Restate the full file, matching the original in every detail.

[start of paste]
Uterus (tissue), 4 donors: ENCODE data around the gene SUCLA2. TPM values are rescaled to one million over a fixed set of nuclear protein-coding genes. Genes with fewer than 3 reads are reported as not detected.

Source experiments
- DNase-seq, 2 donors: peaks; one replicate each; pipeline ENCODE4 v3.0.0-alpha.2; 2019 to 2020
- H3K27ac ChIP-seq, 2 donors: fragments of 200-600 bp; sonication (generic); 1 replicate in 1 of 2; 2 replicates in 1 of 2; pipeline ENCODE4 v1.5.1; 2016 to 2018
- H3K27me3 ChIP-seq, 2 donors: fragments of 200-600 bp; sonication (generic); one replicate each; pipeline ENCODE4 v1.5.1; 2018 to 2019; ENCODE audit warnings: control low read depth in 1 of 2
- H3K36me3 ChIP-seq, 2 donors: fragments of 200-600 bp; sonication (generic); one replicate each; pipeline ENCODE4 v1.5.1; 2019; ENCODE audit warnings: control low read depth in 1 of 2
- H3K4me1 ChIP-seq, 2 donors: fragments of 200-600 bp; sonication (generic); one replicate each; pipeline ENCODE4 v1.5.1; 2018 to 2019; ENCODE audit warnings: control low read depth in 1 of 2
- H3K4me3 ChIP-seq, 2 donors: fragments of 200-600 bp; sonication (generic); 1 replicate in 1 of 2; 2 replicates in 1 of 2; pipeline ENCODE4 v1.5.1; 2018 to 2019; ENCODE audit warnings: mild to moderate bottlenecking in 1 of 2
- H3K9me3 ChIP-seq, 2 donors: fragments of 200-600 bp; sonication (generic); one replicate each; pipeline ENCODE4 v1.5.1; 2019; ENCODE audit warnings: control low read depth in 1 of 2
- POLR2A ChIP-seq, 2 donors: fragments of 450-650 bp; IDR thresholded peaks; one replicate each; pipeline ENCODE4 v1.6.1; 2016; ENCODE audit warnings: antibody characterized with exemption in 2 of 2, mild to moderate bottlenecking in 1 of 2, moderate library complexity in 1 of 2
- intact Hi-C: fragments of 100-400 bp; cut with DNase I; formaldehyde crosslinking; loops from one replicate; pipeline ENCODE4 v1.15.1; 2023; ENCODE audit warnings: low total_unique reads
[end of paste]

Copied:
Uterus (tissue), 4 donors: ENCODE data around the gene SUCLA2. TPM values are rescaled to one million over a fixed set of nuclear protein-coding genes. Genes with fewer than 3 reads are reported as not detected.

Source experiments
- DNase-seq, 2 donors: peaks; one replicate each; pipeline ENCODE4 v3.0.0-alpha.2; 2019 to 2020
- H3K27ac ChIP-seq, 2 donors: fragments of 200-600 bp; sonication (generic); 1 replicate in 1 of 2; 2 replicates in 1 of 2; pipeline ENCODE4 v1.5.1; 2016 to 2018
- H3K27me3 ChIP-seq, 2 donors: fragments of 200-600 bp; sonication (generic); one replicate each; pipeline ENCODE4 v1.5.1; 2018 to 2019; ENCODE audit warnings: control low read depth in 1 of 2
- H3K36me3 ChIP-seq, 2 donors: fragments of 200-600 bp; sonication (generic); one replicate each; pipeline ENCODE4 v1.5.1; 2019; ENCODE audit warnings: control low read depth in 1 of 2
- H3K4me1 ChIP-seq, 2 donors: fragments of 200-600 bp; sonication (generic); one replicate each; pipeline ENCODE4 v1.5.1; 2018 to 2019; ENCODE audit warnings: control low read depth in 1 of 2
- H3K4me3 ChIP-seq, 2 donors: fragments of 200-600 bp; sonication (generic); 1 replicate in 1 of 2; 2 replicates in 1 of 2; pipeline ENCODE4 v1.5.1; 2018 to 2019; ENCODE audit warnings: mild to moderate bottlenecking in 1 of 2
- H3K9me3 ChIP-seq, 2 donors: fragments of 200-600 bp; sonication (generic); one replicate each; pipeline ENCODE4 v1.5.1; 2019; ENCODE audit warnings: control low read depth in 1 of 2
- POLR2A ChIP-seq, 2 donors: fragments of 450-650 bp; IDR thresholded peaks; one replicate each; pipeline ENCODE4 v1.6.1; 2016; ENCODE audit warnings: antibody characterized with exemption in 2 of 2, mild to moderate bottlenecking in 1 of 2, moderate library complexity in 1 of 2
- intact Hi-C: fragments of 100-400 bp; cut with DNase I; formaldehyde crosslinking; loops from one replicate; pipeline ENCODE4 v1.15.1; 2023; ENCODE audit warnings: low total_unique reads